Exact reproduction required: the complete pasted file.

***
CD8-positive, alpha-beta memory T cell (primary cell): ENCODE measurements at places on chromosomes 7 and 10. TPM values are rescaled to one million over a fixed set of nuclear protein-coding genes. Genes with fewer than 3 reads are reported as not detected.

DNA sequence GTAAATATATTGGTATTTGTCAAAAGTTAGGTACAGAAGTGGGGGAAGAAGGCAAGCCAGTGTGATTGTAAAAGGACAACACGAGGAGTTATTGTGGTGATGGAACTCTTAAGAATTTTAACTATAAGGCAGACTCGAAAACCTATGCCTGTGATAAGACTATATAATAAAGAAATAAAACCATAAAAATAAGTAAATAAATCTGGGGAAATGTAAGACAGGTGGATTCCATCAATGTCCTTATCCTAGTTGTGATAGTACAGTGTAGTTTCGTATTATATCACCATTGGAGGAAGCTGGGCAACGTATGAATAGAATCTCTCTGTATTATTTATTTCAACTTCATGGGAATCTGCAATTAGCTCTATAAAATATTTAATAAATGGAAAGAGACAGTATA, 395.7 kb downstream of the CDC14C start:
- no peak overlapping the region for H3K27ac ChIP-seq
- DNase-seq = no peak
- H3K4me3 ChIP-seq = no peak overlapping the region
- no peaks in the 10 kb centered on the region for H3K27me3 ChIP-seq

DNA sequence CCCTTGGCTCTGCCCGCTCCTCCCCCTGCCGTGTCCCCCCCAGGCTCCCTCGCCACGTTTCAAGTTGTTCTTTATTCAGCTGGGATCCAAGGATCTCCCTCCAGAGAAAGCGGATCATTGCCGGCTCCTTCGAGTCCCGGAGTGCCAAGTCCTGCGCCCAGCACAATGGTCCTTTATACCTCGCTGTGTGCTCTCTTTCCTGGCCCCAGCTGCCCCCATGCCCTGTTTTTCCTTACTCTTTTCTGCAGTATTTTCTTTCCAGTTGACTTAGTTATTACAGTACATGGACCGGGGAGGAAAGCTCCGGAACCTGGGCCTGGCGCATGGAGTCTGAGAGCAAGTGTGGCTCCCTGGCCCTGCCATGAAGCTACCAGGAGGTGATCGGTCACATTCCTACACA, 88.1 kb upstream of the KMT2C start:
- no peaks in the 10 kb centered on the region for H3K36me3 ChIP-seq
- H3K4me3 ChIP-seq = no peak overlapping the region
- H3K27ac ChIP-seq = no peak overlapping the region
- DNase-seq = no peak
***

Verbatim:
CD8-positive, alpha-beta memory T cell (primary cell): ENCODE measurements at places on chromosomes 7 and 10. TPM values are rescaled to one million over a fixed set of nuclear protein-coding genes. Genes with fewer than 3 reads are reported as not detected.

DNA sequence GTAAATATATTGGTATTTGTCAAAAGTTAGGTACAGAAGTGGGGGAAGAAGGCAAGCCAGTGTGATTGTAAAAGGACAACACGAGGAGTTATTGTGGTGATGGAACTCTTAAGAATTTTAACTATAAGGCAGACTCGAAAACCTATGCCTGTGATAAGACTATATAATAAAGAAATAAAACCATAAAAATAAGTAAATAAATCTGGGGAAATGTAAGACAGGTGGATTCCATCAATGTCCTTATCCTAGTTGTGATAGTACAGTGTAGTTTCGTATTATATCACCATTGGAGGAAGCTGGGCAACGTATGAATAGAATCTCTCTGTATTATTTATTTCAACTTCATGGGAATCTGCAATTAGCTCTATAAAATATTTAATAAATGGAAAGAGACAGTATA, 395.7 kb downstream of the CDC14C start:
- no peak overlapping the region for H3K27ac ChIP-seq
- DNase-seq = no peak
- H3K4me3 ChIP-seq = no peak overlapping the region
- no peaks in the 10 kb centered on the region for H3K27me3 ChIP-seq

DNA sequence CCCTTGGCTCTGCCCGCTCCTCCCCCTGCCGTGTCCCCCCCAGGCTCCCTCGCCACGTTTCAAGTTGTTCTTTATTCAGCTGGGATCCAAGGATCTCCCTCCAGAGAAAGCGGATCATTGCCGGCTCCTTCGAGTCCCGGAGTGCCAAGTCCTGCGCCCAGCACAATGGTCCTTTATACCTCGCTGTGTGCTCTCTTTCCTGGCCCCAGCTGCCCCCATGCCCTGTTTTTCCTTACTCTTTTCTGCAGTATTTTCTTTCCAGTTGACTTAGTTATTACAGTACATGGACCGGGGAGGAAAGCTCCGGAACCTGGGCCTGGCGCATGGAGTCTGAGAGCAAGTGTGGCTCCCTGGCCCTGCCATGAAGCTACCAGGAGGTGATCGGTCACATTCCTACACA, 88.1 kb upstream of the KMT2C start:
- no peaks in the 10 kb centered on the region for H3K36me3 ChIP-seq
- H3K4me3 ChIP-seq = no peak overlapping the region
- H3K27ac ChIP-seq = no peak overlapping the region
- DNase-seq = no peak